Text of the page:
There are two issues with the No Deal Brexit now being presented as the only proper Brexit (three if one includes the idiotic belief that keeping No Deal on the table is a viable negotiating tactic when the status quo is not an option in the negotiations). First, it is not an end point but the start of a journey? Where next? What sort of architecture does Britain envisage for its relationship with the EU? Or is it simply a rehash of Vicky’s “Very well. Alone” cartoon? What sort of economy does Britain want? Pointing at Australia or Singapore or Switzerland really isn’t an answer. What sort of role in the world, given the new chill between the US and China and Russia reverting to an unfriendlier bellicosity? And how to get from where we are now to there? Merely saying that “mojo” and “belief” and “charisma” are needed because poor Mrs May had none of these is insufficient. Personality without a plan makes for an amusing party guest not a leader.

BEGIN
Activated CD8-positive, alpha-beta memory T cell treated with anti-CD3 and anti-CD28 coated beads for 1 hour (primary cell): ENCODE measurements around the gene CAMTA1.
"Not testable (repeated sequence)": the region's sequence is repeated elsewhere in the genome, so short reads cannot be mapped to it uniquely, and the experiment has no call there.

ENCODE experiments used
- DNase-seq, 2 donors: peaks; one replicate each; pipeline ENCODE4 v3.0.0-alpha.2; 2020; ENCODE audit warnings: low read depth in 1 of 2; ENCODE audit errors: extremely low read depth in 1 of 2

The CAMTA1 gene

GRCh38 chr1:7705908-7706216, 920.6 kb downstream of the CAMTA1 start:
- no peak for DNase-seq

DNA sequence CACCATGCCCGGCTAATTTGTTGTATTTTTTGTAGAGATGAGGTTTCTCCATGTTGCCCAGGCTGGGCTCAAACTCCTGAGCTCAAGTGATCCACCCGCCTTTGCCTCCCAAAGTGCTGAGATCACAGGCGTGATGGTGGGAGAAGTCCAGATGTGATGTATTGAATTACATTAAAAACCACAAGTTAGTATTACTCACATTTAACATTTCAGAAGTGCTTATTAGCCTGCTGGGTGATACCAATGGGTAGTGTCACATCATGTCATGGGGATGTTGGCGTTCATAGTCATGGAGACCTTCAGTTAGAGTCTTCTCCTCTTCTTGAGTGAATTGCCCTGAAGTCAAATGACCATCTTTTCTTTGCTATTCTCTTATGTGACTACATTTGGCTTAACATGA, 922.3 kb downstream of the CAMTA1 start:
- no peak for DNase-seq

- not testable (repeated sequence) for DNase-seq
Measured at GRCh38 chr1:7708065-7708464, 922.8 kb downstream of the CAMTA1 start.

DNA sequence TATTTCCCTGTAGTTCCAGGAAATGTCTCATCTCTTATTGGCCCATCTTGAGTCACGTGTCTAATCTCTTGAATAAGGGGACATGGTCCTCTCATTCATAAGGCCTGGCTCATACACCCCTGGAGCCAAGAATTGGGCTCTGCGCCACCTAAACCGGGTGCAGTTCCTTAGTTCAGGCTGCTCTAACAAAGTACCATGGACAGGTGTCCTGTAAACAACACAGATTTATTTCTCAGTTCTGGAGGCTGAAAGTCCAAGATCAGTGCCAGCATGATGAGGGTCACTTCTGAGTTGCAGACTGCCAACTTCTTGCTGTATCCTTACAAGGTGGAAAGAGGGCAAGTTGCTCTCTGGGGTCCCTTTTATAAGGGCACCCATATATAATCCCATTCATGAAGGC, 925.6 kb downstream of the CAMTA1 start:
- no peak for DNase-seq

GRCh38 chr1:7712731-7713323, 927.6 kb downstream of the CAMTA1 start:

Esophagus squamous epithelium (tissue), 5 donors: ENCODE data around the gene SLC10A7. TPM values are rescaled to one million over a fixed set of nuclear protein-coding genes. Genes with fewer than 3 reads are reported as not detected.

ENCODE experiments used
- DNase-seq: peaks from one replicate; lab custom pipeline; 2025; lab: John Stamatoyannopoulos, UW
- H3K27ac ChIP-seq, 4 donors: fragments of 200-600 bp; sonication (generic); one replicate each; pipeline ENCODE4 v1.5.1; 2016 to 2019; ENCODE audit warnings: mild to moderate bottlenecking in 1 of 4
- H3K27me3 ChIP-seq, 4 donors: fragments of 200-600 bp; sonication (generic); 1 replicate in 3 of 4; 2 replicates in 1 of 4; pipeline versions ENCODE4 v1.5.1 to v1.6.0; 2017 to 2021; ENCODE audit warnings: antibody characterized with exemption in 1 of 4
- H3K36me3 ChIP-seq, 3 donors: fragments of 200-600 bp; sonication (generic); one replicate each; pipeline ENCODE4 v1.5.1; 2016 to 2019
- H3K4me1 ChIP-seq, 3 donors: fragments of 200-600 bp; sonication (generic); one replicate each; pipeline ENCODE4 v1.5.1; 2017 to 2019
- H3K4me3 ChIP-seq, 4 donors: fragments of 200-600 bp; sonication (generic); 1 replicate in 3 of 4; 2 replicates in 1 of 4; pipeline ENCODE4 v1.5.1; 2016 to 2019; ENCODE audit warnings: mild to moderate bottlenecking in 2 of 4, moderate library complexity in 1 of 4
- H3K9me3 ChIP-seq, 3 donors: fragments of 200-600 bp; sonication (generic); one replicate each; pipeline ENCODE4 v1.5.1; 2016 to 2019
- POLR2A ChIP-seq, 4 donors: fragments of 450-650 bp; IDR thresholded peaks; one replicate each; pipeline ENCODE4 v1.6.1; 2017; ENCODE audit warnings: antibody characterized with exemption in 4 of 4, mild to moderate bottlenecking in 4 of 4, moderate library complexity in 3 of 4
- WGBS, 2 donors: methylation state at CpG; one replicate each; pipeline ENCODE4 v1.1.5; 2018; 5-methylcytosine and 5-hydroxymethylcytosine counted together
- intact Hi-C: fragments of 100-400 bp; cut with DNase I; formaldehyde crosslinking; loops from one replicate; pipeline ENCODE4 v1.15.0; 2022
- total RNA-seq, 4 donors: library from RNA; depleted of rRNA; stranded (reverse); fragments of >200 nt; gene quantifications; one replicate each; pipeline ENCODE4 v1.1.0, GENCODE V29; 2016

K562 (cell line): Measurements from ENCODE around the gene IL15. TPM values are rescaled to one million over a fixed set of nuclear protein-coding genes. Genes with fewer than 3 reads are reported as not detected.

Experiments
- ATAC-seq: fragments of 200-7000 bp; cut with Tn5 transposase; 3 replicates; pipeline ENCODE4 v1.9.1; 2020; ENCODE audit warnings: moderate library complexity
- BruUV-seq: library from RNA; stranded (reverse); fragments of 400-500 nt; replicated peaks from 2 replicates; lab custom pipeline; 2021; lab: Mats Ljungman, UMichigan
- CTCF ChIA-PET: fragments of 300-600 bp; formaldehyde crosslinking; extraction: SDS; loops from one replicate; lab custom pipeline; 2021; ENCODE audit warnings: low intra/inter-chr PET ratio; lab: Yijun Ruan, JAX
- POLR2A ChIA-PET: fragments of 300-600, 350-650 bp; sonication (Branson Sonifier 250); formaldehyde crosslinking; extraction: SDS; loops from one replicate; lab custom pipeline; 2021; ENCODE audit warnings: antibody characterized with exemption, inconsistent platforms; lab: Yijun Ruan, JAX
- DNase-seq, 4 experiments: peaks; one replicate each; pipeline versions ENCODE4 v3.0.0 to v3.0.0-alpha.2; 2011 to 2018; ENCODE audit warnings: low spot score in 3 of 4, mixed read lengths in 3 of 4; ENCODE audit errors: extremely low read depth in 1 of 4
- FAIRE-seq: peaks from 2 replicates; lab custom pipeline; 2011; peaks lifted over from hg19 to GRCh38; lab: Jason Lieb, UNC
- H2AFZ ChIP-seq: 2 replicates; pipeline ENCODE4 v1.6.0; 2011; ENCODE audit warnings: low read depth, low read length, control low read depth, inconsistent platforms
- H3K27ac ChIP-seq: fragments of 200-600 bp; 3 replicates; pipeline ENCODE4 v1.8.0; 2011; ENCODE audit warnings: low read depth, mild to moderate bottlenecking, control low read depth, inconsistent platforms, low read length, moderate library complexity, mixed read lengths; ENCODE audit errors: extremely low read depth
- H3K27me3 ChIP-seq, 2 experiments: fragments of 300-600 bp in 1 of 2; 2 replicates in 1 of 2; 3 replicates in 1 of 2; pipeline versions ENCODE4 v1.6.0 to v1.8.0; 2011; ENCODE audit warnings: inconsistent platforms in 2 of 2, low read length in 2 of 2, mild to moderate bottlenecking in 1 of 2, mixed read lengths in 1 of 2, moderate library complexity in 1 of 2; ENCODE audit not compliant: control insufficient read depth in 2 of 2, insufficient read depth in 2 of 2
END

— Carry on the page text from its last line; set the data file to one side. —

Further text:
Merely repeating WTO is not a plan. It’s not even a destination. What effect will WTO tariffs have on different sectors of Britain’s economy? On different parts of the country? What about rules of origin? Tax? Or services? Or medicines? Or security matters? Or the cross-border sharing of information, pretty much essential for any modern economy? Or peace in Northern Ireland: an issue which has rather more terminal consequences for its people than technical questions about tracking cattle over a porous border. Questions, questions everywhere. And ne’er an answer.